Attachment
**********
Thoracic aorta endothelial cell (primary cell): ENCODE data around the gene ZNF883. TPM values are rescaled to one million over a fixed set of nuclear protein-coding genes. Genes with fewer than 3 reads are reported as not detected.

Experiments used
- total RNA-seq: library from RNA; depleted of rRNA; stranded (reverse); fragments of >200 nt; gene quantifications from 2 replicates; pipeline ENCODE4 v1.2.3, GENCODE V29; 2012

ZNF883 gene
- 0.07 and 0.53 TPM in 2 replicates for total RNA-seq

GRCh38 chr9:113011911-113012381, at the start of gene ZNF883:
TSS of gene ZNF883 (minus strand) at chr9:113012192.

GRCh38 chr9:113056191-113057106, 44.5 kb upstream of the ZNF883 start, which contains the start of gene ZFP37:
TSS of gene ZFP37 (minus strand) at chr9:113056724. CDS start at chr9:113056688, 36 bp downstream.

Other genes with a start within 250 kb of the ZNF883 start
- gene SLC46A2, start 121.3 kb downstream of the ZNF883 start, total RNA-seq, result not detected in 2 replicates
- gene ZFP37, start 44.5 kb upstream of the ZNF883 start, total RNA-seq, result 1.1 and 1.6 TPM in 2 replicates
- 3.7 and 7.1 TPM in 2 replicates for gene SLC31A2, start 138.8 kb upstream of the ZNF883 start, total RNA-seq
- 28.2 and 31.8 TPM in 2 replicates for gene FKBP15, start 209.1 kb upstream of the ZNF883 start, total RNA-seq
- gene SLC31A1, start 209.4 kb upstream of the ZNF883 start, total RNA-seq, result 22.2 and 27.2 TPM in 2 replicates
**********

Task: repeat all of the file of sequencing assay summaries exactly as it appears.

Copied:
Thoracic aorta endothelial cell (primary cell): ENCODE data around the gene ZNF883. TPM values are rescaled to one million over a fixed set of nuclear protein-coding genes. Genes with fewer than 3 reads are reported as not detected.

Experiments used
- total RNA-seq: library from RNA; depleted of rRNA; stranded (reverse); fragments of >200 nt; gene quantifications from 2 replicates; pipeline ENCODE4 v1.2.3, GENCODE V29; 2012

ZNF883 gene
- 0.07 and 0.53 TPM in 2 replicates for total RNA-seq

GRCh38 chr9:113011911-113012381, at the start of gene ZNF883:
TSS of gene ZNF883 (minus strand) at chr9:113012192.

GRCh38 chr9:113056191-113057106, 44.5 kb upstream of the ZNF883 start, which contains the start of gene ZFP37:
TSS of gene ZFP37 (minus strand) at chr9:113056724. CDS start at chr9:113056688, 36 bp downstream.

Other genes with a start within 250 kb of the ZNF883 start
- gene SLC46A2, start 121.3 kb downstream of the ZNF883 start, total RNA-seq, result not detected in 2 replicates
- gene ZFP37, start 44.5 kb upstream of the ZNF883 start, total RNA-seq, result 1.1 and 1.6 TPM in 2 replicates
- 3.7 and 7.1 TPM in 2 replicates for gene SLC31A2, start 138.8 kb upstream of the ZNF883 start, total RNA-seq
- 28.2 and 31.8 TPM in 2 replicates for gene FKBP15, start 209.1 kb upstream of the ZNF883 start, total RNA-seq
- gene SLC31A1, start 209.4 kb upstream of the ZNF883 start, total RNA-seq, result 22.2 and 27.2 TPM in 2 replicates